Round One: Opening Remarks
The Republican Party isn't "over." It won't cease to exist. Thanks to television and campaign-finance laws, both parties have taken on the character of permanent governmental institutions. Something called the "Republican Party" will be with us for a long time, although what it will stand for is anybody's guess.
James Dobson is working to transform the Republican Party rather than to win elections for Republicans. He explicitly threatens to pull his supporters out of the party unless it becomes more responsive to Christian concerns. Focused on primaries in swing districts, he will bring nothing but division to the GOP unless and until the party is rejiggered to his liking.
The big question is whether Dobson has any carrot to offer the GOP along with this clumsily wielded stick. It doesn't look like it. On the one hand, he reaches more backers -- 28 million weekly, via TV and radio -- than Jerry Falwell and Pat Robertson did in their prime. On the other hand, Falwell and Robertson came on the national scene when the born-again-Christian Jimmy Carter was drawing half the vote of self-identifying Christians. Anyone promising to drag these people into the Republican column could get the GOP's ear.
From The Body Politic:
"The insurgence of the religious Right within the Republican Party fills a void; they are placeholders until something better comes along. But as visionless as they are, they still have enough clout to foil any big plans the Democrats might have. So, we have stalemate. We wrestle over red herrings while the really big problems fester."
--Alan Dechert, 6/18/98
What Do You Think?
Join the debate in The Body Politic. We'll highlight selected readers' comments here in the margins as the Roundtable progresses.
But today conservative Christians are monolithically Republican. Does Dobson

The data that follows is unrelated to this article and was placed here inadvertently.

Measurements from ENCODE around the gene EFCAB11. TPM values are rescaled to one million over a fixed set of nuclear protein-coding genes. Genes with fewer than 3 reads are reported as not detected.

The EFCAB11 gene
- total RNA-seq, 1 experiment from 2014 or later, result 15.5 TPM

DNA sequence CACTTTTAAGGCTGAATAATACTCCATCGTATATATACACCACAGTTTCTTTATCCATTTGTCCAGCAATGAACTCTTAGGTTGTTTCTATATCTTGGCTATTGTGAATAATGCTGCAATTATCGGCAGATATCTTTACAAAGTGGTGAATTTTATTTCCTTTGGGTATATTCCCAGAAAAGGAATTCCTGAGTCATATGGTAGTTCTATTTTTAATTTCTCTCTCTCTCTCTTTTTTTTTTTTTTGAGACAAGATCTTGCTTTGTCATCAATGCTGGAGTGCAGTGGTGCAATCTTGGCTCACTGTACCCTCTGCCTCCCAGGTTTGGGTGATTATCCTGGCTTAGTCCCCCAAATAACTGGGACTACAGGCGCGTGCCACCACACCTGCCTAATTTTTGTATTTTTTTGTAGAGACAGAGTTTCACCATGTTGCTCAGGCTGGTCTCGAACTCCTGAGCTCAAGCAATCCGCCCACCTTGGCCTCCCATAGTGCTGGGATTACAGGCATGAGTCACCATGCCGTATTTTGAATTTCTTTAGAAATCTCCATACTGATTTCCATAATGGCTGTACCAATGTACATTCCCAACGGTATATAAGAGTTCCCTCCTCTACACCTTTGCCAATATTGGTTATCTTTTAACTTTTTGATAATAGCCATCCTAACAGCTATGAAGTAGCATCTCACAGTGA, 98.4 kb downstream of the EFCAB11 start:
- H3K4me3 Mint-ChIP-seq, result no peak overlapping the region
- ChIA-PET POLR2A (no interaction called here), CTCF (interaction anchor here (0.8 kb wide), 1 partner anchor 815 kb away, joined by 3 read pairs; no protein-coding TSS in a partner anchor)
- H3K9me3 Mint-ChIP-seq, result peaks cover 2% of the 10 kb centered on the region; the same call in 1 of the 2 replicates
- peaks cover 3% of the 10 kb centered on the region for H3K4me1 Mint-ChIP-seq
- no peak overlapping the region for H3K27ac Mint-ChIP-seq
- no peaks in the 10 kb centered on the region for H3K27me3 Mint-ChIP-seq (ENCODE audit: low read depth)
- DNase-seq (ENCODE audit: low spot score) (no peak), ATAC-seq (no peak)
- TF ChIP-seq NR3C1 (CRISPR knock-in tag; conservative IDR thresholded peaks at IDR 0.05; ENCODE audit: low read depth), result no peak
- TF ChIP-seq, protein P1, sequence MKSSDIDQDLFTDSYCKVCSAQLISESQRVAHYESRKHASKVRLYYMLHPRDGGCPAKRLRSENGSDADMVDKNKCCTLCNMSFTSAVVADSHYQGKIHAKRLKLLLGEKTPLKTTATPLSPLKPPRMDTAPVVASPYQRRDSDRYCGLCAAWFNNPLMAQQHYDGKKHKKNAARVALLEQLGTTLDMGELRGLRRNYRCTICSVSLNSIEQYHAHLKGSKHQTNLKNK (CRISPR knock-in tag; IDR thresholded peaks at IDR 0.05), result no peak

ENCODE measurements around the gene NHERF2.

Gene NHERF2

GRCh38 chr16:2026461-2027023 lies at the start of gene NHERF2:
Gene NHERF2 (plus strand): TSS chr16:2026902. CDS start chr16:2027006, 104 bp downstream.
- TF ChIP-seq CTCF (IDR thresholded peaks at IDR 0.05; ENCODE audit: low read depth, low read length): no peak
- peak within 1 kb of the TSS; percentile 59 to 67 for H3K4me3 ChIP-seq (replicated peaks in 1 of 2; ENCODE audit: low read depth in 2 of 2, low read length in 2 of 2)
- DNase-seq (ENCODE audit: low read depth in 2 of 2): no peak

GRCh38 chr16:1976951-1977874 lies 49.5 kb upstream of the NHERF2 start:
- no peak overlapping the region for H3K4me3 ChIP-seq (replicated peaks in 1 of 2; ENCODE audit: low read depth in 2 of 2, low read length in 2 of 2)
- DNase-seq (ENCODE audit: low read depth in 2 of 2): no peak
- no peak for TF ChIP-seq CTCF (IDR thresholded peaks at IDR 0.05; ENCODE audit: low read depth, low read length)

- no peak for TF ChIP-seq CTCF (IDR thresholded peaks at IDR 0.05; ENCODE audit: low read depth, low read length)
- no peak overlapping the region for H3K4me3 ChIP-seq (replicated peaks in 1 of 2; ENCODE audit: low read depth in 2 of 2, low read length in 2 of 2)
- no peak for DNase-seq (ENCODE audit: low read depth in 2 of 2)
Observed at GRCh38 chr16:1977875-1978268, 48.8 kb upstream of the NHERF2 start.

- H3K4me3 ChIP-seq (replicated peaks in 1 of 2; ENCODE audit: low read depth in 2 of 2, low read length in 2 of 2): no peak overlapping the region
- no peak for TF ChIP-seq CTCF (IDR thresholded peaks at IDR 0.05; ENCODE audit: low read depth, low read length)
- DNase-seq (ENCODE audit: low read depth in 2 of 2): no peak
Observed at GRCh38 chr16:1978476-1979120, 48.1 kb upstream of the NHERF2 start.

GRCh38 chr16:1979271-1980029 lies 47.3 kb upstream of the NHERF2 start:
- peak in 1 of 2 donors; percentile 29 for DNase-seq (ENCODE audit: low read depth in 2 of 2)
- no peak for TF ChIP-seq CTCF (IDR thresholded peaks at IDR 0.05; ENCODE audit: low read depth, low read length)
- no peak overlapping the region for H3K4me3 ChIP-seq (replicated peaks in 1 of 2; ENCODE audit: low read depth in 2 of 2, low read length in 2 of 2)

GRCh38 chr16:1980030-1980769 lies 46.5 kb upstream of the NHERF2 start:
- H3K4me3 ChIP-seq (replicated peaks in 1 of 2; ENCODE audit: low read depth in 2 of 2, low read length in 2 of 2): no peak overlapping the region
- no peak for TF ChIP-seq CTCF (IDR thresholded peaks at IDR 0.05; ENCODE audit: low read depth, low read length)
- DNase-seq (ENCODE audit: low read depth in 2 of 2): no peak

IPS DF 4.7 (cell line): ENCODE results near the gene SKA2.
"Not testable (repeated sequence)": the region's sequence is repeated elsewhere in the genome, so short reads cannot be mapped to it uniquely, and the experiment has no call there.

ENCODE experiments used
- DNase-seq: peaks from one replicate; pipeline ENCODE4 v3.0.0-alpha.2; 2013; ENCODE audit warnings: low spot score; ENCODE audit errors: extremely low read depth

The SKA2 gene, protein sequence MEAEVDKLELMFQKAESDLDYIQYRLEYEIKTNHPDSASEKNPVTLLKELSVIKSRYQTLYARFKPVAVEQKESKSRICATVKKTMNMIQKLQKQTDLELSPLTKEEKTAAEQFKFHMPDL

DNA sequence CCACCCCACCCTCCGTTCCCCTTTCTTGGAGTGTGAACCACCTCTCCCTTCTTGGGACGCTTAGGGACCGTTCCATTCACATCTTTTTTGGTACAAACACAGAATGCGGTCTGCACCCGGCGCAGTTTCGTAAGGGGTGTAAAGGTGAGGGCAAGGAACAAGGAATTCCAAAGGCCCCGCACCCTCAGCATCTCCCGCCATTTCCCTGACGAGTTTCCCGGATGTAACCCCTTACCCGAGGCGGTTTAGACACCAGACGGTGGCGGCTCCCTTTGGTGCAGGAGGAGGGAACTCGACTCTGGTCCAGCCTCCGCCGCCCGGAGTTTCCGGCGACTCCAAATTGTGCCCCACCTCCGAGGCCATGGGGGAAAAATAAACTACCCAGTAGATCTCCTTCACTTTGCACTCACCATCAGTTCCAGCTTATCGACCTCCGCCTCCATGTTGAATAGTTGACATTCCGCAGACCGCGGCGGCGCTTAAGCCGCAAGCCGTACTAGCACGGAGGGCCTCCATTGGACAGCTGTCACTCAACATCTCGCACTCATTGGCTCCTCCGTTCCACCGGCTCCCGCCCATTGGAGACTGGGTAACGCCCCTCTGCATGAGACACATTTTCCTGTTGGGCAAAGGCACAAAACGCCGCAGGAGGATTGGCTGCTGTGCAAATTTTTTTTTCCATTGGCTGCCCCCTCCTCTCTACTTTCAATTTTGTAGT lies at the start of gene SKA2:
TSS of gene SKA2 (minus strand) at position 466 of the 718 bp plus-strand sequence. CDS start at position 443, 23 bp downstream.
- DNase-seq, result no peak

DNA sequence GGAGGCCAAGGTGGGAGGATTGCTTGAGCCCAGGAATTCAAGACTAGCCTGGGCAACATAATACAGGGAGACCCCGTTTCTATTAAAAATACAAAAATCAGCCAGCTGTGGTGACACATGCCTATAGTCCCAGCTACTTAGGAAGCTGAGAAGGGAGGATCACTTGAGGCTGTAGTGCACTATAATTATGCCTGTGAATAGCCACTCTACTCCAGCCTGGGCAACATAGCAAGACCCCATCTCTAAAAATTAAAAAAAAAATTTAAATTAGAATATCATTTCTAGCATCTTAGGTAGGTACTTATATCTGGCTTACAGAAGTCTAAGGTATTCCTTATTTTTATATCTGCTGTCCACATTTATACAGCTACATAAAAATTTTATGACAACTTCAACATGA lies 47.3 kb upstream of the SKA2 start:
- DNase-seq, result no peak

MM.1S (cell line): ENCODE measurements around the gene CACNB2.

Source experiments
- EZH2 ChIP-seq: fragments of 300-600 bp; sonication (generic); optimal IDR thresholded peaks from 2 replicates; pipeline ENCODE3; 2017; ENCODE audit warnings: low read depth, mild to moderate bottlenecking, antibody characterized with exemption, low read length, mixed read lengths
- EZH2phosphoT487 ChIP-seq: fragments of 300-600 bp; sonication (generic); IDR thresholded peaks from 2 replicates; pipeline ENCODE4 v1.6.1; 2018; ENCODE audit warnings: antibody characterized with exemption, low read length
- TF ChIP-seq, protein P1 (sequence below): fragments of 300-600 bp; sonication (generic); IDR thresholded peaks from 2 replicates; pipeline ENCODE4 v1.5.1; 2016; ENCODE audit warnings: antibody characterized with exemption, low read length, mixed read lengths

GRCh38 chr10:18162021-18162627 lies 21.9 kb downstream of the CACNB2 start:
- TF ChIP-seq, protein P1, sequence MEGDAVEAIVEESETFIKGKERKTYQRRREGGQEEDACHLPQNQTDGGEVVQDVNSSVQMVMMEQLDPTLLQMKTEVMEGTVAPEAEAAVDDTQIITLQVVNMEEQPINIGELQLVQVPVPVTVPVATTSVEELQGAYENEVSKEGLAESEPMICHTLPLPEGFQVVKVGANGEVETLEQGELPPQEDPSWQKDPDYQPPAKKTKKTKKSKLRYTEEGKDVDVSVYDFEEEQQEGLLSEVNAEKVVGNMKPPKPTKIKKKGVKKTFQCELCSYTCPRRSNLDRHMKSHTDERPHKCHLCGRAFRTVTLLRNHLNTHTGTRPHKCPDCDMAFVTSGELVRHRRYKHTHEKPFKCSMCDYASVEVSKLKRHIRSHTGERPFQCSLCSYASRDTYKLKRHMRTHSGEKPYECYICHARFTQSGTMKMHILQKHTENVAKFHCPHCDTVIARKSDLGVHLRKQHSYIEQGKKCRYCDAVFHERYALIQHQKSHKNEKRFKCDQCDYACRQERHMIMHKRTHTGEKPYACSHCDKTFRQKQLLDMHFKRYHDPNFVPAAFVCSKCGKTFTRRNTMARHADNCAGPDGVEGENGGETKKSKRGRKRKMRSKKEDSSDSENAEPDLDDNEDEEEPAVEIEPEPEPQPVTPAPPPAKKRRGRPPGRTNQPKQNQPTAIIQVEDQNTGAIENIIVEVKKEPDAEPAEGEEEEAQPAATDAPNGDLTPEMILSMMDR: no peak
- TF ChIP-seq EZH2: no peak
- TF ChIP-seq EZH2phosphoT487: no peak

think his followers are going to switch their votes to the
secular-humanism-espousing Democrats? Not likely. If the GOP makes the
calculation that Christians have no place else to go, then the party's next
nominee will treat them as Clinton did blacks in the 1992 campaign, when he
lauded black "ideals" but tacitly promised the rest of the country that that
black "agenda" would go nowhere. (Remember Sister Souljah? Notice any big
ground swell of black Republicanism as a result?)
The best-case GOP scenario involving Dobson is that he brings a few hard-right activists into national politics, that they energize Republicans at the grass-roots level in the South, and that no one who's offended by the fire-and-brimstone will notice. That's highly unlikely.
The worst-case scenario is that he pads Republican majorities in the Southern states where they're already secure, damages moderate and liberal Republicans in primaries, and scares the bejesus out of Republicans outside the South.
It looks like this is happening already:
In a California primary election this spring Dobson backed values conservative Tom Bordonaro, who toppled Brooks Firestone, the hand-picked, pro-choice candidate of Gingrich and the Republican leadership. Bordonaro, who then made a campaign promise to vote against Gingrich for speaker, was beaten in the general election.
Also this spring, Dobson backed the gubernatorial candidacy of Nebraska Rep. Jon Christensen, which focused -- graphically and gleefully -- on pornography. Christensen, favored to win, finished third.
That's no longer the case. You can believe or disbelieve the Democratic Leadership Council polls that show 74 percent of Democrats to be firm free-marketers. But look at a Fox poll question from this month, which asks: "How much confidence do you have in the federal government?"
Some Republicans are hoping China could be an issue that yokes (a) pro-life sentiment against the brutality of China's birth policies, (b) institutional outrage against Democratic fundraising excesses in Asia, and (c) populist distrust of big business. But (a) means pushing an aggressive pro-life agenda domestically, and Dobson is right that the Gingrich faction has no stomach for that; (b) means campaign-finance reform, which Republicans have shown again and again they don't want; and (c) is Republican blasphemy.
Introduction and opening questions by Jack Beatty
Round One: Opening Remarks -- posted on June 18, 1998
Christopher Caldwell, a senior writer for The Weekly Standard, also writes a weekly Washington column for the New York Press. His articles have appeared in The American Spectator, Commentary, The Wall Street Journal, George, and many other publications.
Copyright © 1998 by The Atlantic Monthly Company. All rights reserved.